Sunday 22 Jul 2018 | 07:05 | SYDNEY
Sunday 22 Jul 2018 | 07:05 | SYDNEY

US alienating friends over North Korea


Malcolm Cook

14 October 2008 15:42

Times are bad for East Asian security when Christopher Hill, the US envoy to the Six-Party Talks, is more welcome in Pyongyang – the outpost of tyranny and source of nuclear proliferation — than he is in Tokyo, the most important US ally in the region, a country that has the best record in nuclear constraint, and an alliance partner that has contributed to the war in Iraq and Afghanistan.

Times are worse when the American envoy carries out bilateral negotiations with the North Koreans, strikes a deal and then goes to Seoul and Tokyo (US allies both with weak, pro-US governments) and tells them what the deal is. Unlike the US, both Japan and South Korea face an imminent threat from North Korea and both governments are much less sanguine about this deal. Reportedly, departing Secretary of State Rice had a long and angry phone call with Japan’s new foreign minister. Not a good way to start relations. Even candidates Obama and McCain thought allies should have been treated better.

The latest bilateral deal, struck by Hill after negotiations in Pyongyang, seems to usurp the whole rationale for the Six-Party Talks process, while achieving very little in terms of getting Pyongyang to give up its nuclear weapons. The deal sees the US take North Korea off the state sponsors of terrorism list in return for North Korea promising to restart the dismantling of the aged Yongbyon nuclear reactor and agreeing to limited (not comprehensive) verification of declared nuclear sites 'upon mutual consent.' (Don’t hold your breath for Pyongyang to grant consent to anything beyond Yongbyon.)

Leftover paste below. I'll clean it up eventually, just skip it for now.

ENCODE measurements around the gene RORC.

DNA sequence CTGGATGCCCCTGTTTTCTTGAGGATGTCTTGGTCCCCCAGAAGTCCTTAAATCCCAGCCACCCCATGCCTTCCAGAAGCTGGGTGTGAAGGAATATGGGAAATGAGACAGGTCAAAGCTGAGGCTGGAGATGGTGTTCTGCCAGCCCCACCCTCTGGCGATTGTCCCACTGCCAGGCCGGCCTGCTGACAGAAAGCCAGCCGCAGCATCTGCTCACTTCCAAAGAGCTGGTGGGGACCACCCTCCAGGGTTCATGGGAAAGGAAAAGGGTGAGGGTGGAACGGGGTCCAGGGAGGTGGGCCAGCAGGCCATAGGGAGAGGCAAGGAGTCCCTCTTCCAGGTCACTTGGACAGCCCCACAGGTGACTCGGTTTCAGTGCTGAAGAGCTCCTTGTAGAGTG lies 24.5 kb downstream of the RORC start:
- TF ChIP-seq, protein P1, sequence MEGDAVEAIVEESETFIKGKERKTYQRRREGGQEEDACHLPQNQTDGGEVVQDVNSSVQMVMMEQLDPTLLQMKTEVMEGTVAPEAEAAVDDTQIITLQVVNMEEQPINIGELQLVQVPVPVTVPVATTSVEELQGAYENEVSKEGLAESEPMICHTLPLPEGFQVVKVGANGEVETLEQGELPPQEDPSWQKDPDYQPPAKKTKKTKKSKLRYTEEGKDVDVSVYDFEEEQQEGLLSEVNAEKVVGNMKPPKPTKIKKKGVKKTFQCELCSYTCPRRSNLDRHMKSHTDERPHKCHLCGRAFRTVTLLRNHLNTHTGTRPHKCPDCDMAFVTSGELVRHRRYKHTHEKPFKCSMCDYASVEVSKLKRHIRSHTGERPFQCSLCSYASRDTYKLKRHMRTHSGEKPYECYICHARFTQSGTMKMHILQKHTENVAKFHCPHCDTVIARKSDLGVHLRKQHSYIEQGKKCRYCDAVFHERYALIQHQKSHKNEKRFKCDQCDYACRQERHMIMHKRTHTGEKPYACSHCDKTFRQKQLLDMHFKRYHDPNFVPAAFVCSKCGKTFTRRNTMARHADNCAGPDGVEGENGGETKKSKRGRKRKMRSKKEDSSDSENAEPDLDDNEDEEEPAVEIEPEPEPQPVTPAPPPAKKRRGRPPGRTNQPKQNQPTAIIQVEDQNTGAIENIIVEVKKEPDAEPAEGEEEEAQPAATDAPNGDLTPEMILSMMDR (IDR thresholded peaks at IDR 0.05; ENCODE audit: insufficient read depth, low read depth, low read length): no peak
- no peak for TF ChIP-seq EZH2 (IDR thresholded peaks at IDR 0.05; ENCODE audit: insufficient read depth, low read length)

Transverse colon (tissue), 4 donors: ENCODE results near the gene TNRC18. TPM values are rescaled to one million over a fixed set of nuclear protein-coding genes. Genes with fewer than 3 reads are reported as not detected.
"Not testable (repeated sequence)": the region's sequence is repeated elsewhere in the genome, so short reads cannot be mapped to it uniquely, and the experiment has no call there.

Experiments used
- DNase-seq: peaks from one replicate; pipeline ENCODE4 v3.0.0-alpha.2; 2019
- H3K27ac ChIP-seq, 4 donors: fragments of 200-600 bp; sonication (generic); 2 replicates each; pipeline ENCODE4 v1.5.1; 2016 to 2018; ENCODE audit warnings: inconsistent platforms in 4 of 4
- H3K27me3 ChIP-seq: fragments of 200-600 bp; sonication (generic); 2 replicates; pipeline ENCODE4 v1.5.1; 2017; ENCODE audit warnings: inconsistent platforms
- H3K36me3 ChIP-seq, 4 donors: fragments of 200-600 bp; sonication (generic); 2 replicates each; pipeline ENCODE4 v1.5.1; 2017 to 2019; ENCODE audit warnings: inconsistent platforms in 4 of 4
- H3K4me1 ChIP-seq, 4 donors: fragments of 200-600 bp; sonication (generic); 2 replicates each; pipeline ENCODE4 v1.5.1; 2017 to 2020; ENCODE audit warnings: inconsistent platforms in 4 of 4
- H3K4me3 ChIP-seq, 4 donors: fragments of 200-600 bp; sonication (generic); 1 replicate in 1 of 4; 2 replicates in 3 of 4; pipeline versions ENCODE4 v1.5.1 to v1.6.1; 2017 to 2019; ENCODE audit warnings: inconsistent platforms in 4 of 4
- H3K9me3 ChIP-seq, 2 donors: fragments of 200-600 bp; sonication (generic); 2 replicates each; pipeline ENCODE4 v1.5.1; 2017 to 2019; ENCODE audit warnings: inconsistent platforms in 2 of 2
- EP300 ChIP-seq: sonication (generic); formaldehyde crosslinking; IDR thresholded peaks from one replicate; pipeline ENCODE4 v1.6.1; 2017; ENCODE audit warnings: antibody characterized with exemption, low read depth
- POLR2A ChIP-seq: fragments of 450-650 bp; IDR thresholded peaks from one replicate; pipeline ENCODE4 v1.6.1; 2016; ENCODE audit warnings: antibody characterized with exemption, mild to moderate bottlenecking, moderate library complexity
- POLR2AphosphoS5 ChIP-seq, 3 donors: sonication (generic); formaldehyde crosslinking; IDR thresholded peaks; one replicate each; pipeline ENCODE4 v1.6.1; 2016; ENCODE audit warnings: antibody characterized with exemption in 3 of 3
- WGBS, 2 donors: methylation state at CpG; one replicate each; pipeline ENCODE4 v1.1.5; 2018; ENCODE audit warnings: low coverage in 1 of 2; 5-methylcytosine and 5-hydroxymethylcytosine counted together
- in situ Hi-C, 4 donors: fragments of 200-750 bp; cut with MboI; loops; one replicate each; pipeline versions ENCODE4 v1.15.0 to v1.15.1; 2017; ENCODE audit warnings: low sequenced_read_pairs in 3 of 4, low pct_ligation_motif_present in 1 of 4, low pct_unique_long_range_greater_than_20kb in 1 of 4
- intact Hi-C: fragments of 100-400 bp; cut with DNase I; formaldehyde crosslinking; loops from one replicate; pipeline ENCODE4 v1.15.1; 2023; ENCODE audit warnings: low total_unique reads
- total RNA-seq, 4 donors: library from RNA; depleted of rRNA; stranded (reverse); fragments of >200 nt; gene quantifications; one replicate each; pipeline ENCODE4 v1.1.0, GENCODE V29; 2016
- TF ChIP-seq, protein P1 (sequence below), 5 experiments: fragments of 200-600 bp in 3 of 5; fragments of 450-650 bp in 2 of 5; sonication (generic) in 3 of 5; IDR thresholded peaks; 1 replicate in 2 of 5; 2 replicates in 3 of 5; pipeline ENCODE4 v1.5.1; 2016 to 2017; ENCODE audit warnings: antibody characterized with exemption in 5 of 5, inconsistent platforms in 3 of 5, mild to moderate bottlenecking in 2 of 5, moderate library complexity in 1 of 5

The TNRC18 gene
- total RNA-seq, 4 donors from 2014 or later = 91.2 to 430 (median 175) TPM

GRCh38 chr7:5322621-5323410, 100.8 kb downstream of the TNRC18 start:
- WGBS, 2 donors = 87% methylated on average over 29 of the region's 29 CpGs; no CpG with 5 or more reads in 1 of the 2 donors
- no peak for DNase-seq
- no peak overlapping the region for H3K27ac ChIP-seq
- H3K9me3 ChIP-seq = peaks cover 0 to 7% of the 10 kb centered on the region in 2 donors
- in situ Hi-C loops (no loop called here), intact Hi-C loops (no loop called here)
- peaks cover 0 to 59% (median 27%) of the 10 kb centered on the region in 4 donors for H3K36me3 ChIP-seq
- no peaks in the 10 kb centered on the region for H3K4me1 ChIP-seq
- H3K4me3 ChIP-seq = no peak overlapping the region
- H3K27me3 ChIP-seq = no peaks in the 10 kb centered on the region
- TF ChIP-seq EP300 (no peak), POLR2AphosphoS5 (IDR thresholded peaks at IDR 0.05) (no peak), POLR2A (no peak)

The Six-Party Talks established by the Bush Administration were well placed to achieve five related goals, each of which have been either damaged or not advanced by this latest deal, which smacks of desperation for a foreign policy success before the end of the Bush era.

  1. Goal: Preclude bilateral talks with Pyongyang as demanded by Pyongyang. Result: We now have bilateral talks taking place in Pyongyang.
  2. Goal: Stronger US communication and coordination with other five parties, particularly Japan and South Korea. Result: A serious rift in US-Japan strategic relations, with South Korea quietly concerned that deals are being struck on their peninsula without their input.
  3. Goal: Concerted pressure on Pyongyang from the US and other negotiating parties. Result: Growing divisions between the US and its Northeast Asian allies.
  4. Goal: Reassert the US’s central, constructive security role in Northeast Asia. Result: Mounting questions about the costs/benefits of alliance relationships and fears about how the US may balance a potentially more assertive China in the future.
  5. Goal: Stop North Korea going nuclear. Result: North Korea has joined China as the only nuclear powers in Northeast Asia.